In the circumstances of this case, the use of the photographs was not improper. Simmons v. United States, 390 U.S. 377, 88 S. Ct. 967, 19 L. Ed. 2d 1247. The lineup was properly conducted. There are no circumstances in the identification procedures of this case which denied or adversely affected any constitutional right of appellant. Compare State v. Moore, Mo., 435 S.W.2d 8, and State v. Reeder, Mo., 436 S.W.2d 629.
Appellant's last point is that the court erred in permitting Officer Lewis to testify that Herb Green had identified appellant at the lineup.
Appellant relies primarily on State v. Degraffenreid, Mo., 477 S.W.2d 57, which was not decided until approximately ten months after appellant's trial. It was there held that in the circumstances of that case it was error to permit a police officer to give hearsay testimony that a victim of a crime identified the accused in a lineup as the one who committed the crime.
Mr. Green testified on direct examination without objection that he identified appellant at the lineup. On cross-examination he also testified that he identified a photograph of appellant. Officer Les Lewis subsequently testified without objection that he exhibited photograph to appellant, that he conducted a lineup in which appellant was present, and that Mr. Green identified appellant at that lineup as the person who robbed and shot him. On cross-examination Officer Lewis was questioned concerning the showing of photographs and the manner in which the lineup was held. In the motion for new trial, the only reference to any testimony of Officer Lewis is the assignment, "The court erred in refusing to sustain defendant's motion for judgment of acquittal filed at the close of the State's case and again at the close of all the evidence in that the testimony of Detective Les Lewis was so incredible and contradictory that it was entitled to no weight as a matter of law and the evidence was not sufficient to sustain a verdict of guilty as a matter of law."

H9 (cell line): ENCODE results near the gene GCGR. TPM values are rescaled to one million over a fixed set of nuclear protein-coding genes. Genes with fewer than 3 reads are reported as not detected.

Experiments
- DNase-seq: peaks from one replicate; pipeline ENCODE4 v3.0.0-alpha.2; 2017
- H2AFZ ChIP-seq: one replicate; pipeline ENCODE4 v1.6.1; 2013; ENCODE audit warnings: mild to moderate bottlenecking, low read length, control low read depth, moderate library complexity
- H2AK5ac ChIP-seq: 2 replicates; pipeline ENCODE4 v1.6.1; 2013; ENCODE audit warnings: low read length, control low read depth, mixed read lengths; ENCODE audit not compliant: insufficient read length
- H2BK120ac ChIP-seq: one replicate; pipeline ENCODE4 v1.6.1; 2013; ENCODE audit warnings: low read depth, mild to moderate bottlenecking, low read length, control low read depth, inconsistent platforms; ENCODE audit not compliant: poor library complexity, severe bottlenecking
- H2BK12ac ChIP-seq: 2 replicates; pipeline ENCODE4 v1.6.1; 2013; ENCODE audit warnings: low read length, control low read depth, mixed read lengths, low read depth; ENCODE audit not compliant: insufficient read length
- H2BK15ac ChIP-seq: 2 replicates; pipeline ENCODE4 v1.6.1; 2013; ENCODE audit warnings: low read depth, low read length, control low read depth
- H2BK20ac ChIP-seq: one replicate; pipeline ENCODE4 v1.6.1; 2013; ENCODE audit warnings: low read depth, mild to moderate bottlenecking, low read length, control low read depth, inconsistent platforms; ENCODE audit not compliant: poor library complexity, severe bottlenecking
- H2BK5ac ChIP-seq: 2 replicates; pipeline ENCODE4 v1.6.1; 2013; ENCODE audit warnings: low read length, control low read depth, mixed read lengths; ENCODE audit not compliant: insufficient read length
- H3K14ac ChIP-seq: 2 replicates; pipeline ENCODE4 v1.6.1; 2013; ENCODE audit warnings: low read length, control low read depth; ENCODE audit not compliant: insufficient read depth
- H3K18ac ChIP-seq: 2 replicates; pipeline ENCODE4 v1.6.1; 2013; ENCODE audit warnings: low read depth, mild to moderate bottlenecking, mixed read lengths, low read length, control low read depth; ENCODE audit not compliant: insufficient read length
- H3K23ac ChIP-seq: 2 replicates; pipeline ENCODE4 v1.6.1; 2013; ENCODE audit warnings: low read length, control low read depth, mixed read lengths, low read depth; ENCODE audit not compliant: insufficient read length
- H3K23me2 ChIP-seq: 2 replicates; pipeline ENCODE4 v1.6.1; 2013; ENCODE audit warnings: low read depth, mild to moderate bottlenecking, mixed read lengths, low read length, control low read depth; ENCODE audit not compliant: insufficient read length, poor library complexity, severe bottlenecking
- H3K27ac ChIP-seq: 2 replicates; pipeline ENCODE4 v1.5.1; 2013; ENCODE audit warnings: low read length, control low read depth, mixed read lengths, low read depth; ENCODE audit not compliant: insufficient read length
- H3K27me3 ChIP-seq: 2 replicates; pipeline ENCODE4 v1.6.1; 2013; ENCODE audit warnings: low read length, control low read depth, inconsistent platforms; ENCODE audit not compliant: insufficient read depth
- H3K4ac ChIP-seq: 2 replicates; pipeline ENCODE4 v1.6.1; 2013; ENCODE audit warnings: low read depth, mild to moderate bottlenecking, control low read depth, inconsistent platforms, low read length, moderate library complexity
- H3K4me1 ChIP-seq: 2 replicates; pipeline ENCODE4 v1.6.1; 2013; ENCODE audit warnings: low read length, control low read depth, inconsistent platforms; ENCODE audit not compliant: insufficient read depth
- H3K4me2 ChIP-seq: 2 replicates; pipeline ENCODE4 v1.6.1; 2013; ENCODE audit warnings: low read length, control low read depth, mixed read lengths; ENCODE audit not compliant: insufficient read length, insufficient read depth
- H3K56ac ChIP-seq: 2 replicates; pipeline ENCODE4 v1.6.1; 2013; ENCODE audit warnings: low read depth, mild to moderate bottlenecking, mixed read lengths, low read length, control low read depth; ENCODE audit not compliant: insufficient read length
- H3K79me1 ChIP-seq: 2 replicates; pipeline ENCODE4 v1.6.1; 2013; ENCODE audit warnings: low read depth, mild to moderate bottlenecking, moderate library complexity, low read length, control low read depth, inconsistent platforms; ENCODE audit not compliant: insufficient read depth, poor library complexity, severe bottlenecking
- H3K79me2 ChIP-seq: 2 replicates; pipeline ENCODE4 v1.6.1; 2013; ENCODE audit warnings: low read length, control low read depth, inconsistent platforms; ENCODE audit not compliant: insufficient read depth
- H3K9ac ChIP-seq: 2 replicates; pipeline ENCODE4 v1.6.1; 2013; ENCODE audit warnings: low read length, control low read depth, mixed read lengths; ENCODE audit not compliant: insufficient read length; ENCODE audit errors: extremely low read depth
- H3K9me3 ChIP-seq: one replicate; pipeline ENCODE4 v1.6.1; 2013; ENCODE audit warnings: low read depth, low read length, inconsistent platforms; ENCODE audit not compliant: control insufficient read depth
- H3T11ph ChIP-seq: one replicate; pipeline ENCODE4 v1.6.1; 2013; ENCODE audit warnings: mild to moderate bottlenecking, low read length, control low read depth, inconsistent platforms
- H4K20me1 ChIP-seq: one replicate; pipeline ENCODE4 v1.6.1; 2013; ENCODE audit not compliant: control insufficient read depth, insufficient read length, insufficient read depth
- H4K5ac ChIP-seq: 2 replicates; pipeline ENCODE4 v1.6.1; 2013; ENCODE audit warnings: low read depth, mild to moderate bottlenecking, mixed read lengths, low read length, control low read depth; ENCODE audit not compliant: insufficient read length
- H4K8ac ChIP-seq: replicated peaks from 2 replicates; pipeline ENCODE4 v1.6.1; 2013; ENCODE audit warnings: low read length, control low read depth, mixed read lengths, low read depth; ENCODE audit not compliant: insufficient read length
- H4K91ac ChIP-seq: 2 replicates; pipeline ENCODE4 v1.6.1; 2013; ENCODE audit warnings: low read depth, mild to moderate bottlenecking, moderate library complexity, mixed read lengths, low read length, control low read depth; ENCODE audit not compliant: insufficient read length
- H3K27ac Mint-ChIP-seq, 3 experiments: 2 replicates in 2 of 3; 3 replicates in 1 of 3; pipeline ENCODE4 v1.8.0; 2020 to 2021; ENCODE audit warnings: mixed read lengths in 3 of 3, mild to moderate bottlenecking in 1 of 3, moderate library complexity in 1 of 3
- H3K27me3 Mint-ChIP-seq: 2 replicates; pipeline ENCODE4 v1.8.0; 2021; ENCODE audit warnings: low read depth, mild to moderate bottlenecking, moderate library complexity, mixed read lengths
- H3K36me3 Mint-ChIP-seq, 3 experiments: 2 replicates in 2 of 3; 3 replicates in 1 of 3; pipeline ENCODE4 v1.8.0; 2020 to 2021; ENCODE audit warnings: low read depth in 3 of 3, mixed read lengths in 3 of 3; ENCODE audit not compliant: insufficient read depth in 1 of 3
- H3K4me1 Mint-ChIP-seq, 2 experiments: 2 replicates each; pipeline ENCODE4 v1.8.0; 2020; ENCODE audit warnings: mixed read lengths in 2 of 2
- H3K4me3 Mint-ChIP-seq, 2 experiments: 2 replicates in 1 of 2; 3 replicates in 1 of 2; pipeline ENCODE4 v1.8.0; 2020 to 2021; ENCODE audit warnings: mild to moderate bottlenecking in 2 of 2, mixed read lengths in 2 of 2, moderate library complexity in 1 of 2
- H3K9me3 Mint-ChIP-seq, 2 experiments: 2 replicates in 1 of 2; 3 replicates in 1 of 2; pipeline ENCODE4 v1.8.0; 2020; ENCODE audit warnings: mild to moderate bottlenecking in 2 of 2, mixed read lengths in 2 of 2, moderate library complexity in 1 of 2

It thus appears that in his brief on this appeal the appellant has for the first time presented the contention that it was error to permit Officer Lewis to testify that Mr. Green identified appellant at the lineup, and particularly that it was hearsay: the issue upon which the Degraffenreid case was ruled. Testimony not objected to at trial, and issues not presented in a motion for new trial are not preserved for appellate review. State v. Brown, Mo., 298 S.W.2d 351; State v. Rinck, Mo., 467 S.W.2d 897; State v. Mace, Mo., 429 S.W.2d 734, certiorari denied 393 U.S. 1122, 89 S. Ct. 1003, 22 L. Ed. 2d 128; State v. Franklin, Mo., 448 S.W.2d 583. The effect is that appellant agrees to the admission of the testimony and waives any objection thereto.
Appellant argues in his brief that at the conclusion of the hearing on the motion to suppress evidence of identification of appellant, he asked that objections regarding the arrest and subsequent identification of appellant be considered to be continuing objections during the trial, and that the request was granted. At the hearing on the motion to suppress, Officer Lewis testified without objection that he conducted the lineup and that at the lineup "Mr. Green identified Frederick Gant and stated he was the party that was the suspect involved in the shooting and robbery of the service station." There was no objection at the hearing on the motion to suppress which in any way challenged the admission into evidence of testimony of Officer Lewis that Mr. Green had identified appellant *50 at the lineup, and particularly on the basis that such testimony was hearsay.
The judgment is affirmed.
HOUSER, C., concurs.
The foregoing opinion by STOCKARD, C., is adopted as the opinion of the Court.
All of the Judges concur.